The Importance of a Character Reference
For anyone convicted of a drunk-driving offence, even someone pleading guilty, it’s imperative that he or she presents a strong case to the court. Anyone who doesn’t, faces a chance of more severe punishment. While there are many different things that can bolster your image before the magistrate, getting a set of well-written character references will assist you.
A character reference is a letter directed to the court by a friend, colleague, employer, family member, or another third party who has decided to write down some positive statements about the offender. These are a dime-a-dozen in drunk driving cases.
That’s why it’s not the character reference that’s important. It’s the quality and the impact of those the court receives on your behalf.
What helps make a great character reference?
The best character references are typically written by a professional referee. The main things that set these letters apart from their less effective counterparts are as follows:
- These letters highlight the hardships you, or your loved ones, face if you were to lose your license or be sentenced to jail time.
- Professional character references highlight instances in which you showed yourself to be a true pillar of society.
- They come from an individual who has a good reputation. A letter prepared by a reputable businessman has more sway over the court than one prepared by your mother.
- They truly help the court understand how you act on a daily basis.
- They’re something the defendant can easily remember. The judge will often quiz you on the content of those letters. It’s important that you can recall the specifics.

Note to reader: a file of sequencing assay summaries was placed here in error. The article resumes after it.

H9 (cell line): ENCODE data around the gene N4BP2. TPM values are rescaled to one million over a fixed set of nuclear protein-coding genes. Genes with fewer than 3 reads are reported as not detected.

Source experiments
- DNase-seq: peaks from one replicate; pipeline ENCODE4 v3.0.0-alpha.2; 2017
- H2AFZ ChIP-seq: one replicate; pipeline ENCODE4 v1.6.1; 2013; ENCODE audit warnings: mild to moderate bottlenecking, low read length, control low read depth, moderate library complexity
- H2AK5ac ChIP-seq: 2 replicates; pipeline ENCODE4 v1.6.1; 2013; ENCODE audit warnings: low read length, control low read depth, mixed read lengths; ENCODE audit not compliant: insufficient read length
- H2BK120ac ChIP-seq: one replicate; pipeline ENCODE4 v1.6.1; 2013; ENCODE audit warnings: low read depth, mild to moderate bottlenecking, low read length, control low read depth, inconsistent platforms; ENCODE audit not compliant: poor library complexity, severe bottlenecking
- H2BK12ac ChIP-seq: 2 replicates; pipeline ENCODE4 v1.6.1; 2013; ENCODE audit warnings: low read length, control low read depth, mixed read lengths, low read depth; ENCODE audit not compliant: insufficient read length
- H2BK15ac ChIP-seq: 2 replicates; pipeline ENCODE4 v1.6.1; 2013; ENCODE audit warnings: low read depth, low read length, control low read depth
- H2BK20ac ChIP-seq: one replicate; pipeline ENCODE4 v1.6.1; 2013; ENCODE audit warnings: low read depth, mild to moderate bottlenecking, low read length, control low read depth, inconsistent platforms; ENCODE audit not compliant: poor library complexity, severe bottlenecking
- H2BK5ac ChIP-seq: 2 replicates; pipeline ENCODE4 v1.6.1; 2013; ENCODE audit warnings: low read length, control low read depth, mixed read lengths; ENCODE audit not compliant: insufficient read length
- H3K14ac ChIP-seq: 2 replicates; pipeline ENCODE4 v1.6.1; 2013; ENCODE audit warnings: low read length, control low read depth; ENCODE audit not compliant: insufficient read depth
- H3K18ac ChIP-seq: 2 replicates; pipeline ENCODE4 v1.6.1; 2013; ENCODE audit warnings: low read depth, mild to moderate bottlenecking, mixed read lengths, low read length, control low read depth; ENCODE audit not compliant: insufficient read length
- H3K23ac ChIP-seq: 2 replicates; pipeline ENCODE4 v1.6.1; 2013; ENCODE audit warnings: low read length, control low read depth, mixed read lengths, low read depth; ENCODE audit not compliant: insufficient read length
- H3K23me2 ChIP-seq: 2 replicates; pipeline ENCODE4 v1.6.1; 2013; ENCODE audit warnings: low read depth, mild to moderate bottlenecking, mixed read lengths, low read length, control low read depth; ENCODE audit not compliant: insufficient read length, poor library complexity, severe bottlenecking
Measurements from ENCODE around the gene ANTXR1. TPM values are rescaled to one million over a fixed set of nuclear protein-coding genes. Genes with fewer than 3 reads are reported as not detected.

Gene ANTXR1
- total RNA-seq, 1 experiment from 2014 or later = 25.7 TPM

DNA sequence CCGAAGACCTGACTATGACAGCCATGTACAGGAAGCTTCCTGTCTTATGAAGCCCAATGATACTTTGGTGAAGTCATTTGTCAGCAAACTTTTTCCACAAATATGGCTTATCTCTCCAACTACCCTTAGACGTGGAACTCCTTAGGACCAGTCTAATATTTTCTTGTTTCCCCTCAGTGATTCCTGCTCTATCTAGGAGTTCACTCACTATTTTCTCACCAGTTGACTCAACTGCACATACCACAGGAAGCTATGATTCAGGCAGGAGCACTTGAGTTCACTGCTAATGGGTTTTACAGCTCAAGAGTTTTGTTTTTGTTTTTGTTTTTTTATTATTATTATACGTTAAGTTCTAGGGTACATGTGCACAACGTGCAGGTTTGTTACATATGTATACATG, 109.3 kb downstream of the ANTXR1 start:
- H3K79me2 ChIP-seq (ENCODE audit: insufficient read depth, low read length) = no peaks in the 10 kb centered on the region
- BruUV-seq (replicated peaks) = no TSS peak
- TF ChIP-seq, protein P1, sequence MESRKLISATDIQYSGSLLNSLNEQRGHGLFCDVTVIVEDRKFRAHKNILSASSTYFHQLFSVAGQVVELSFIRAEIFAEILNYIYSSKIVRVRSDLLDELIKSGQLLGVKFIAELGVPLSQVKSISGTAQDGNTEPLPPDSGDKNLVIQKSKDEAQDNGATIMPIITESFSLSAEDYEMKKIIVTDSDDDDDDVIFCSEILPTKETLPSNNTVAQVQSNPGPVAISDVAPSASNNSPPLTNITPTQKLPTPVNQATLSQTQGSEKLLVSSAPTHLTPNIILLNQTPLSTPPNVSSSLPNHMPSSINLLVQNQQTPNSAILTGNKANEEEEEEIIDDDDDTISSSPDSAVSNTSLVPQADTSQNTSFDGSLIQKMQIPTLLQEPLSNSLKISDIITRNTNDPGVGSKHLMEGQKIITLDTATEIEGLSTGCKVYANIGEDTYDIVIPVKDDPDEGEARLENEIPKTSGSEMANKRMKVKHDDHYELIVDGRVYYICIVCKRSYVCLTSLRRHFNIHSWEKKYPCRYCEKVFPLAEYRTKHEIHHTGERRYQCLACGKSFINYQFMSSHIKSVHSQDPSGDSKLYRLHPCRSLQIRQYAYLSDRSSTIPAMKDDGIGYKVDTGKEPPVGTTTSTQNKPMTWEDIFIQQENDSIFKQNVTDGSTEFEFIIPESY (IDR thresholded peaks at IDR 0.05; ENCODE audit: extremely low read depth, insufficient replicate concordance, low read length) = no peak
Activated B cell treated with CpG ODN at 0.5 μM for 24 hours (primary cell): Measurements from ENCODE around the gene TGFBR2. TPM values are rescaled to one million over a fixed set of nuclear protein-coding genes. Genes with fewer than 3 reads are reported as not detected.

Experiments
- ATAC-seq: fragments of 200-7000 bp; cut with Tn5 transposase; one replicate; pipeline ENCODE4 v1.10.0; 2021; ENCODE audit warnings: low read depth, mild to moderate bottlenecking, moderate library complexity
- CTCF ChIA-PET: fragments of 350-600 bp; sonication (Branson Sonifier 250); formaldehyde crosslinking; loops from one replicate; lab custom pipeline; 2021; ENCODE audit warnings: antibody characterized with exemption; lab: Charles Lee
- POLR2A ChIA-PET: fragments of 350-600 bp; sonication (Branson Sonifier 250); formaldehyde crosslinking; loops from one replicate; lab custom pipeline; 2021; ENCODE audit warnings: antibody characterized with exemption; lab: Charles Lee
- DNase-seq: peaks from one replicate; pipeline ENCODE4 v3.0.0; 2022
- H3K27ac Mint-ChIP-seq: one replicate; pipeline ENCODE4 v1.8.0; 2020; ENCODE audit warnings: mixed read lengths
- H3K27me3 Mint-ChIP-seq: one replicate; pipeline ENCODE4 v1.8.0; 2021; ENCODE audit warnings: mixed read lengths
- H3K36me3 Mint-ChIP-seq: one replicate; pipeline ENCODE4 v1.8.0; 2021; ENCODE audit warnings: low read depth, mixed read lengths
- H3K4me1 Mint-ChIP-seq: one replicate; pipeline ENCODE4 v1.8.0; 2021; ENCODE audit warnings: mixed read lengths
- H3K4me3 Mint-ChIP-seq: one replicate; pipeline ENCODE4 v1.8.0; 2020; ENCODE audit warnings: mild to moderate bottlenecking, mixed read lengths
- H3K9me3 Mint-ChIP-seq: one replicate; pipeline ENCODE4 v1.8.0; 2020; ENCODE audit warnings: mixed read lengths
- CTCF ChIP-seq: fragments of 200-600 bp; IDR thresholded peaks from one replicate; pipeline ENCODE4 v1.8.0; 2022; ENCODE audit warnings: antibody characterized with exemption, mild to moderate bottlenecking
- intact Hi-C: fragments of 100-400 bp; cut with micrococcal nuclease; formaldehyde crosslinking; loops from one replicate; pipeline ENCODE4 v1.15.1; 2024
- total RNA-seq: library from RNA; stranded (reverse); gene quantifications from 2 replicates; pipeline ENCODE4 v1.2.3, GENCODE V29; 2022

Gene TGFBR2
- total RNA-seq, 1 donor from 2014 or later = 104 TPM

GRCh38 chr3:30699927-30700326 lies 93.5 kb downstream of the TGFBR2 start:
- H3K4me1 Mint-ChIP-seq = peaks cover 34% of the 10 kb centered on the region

What are the parts of a well-written character reference?
First and foremost, it’s advised that a defendant provides no more than three character references. Offering any more than that can be seen as a waste of the court’s time. With so few letters to go on, you must make each one count. Picking the right person is only half the battle. The best and most effective character references have some things in common:
- They’re short and sweet. Anything more than one to two pages may irritate or frustrate the magistrate. Cut out all necessary information and make sure it’s concise.
- They address the magistrate properly. Avoid starting character references with greetings that are overly friendly, cold, or rude. The best, and most common opening, is “To the Presiding Magistrate”.
- They mention the right things. The best letters introduce the writer, explain how that person knows the offender, and mentions that they are fully aware of the charges facing the defendant.
- They’re honest. A letter that seems less than honest, or forced, may have the opposite of the desired effect. Magistrates are trained to spot exaggerations and dishonest comments. Don’t give them a reason to discount a reference’s testimony.
- They show the offender’s dedication to change. Unless they truly believe you are remorseful, a reference letter will have little impact. It’s important that the letters drive home your remorse.
- They’re printed and formatted in a professional manner. Whenever possible, the person writing the letter should use organisational or business letterhead. This helps demonstrate the person’s status as a reputable professional. Additionally, all papers should utilize easy-to-read fonts and be signed in blue or black ink.
- They include detailed contact information. While the court doesn’t typically contact references, it’s still a good idea that each letter provides a phone number, full name, and address.
Disclaimer : This article is just a summary of the subject matter being discussed and should not be regarded as a comprehensive legal advice for you to defend yourself alone. If you are charged with criminal offences, it is recommended that you seek legal assistance from criminal lawyers.